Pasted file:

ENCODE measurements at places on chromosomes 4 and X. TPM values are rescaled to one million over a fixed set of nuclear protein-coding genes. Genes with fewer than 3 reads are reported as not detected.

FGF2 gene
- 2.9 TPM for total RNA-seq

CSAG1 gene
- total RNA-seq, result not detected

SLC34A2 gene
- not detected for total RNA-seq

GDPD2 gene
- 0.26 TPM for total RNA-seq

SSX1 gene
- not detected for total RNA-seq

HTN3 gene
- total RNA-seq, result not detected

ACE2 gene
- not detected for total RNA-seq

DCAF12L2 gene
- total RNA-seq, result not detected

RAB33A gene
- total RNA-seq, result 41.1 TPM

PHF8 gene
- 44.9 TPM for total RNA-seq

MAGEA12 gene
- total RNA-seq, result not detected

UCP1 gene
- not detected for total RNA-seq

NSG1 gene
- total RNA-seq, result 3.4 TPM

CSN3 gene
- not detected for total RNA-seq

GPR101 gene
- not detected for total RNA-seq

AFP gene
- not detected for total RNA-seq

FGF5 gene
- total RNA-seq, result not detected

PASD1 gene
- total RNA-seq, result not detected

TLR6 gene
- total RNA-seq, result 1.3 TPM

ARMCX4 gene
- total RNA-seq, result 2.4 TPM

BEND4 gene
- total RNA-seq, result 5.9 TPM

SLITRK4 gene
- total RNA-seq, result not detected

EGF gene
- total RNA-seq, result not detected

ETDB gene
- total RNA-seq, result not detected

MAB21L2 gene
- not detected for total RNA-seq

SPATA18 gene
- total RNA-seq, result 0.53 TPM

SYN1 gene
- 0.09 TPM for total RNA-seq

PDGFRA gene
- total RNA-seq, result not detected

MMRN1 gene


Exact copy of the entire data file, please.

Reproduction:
ENCODE measurements at places on chromosomes 4 and X. TPM values are rescaled to one million over a fixed set of nuclear protein-coding genes. Genes with fewer than 3 reads are reported as not detected.

FGF2 gene
- 2.9 TPM for total RNA-seq

CSAG1 gene
- total RNA-seq, result not detected

SLC34A2 gene
- not detected for total RNA-seq

GDPD2 gene
- 0.26 TPM for total RNA-seq

SSX1 gene
- not detected for total RNA-seq

HTN3 gene
- total RNA-seq, result not detected

ACE2 gene
- not detected for total RNA-seq

DCAF12L2 gene
- total RNA-seq, result not detected

RAB33A gene
- total RNA-seq, result 41.1 TPM

PHF8 gene
- 44.9 TPM for total RNA-seq

MAGEA12 gene
- total RNA-seq, result not detected

UCP1 gene
- not detected for total RNA-seq

NSG1 gene
- total RNA-seq, result 3.4 TPM

CSN3 gene
- not detected for total RNA-seq

GPR101 gene
- not detected for total RNA-seq

AFP gene
- not detected for total RNA-seq

FGF5 gene
- total RNA-seq, result not detected

PASD1 gene
- total RNA-seq, result not detected

TLR6 gene
- total RNA-seq, result 1.3 TPM

ARMCX4 gene
- total RNA-seq, result 2.4 TPM

BEND4 gene
- total RNA-seq, result 5.9 TPM

SLITRK4 gene
- total RNA-seq, result not detected

EGF gene
- total RNA-seq, result not detected

ETDB gene
- total RNA-seq, result not detected

MAB21L2 gene
- not detected for total RNA-seq

SPATA18 gene
- total RNA-seq, result 0.53 TPM

SYN1 gene
- 0.09 TPM for total RNA-seq

PDGFRA gene
- total RNA-seq, result not detected

MMRN1 gene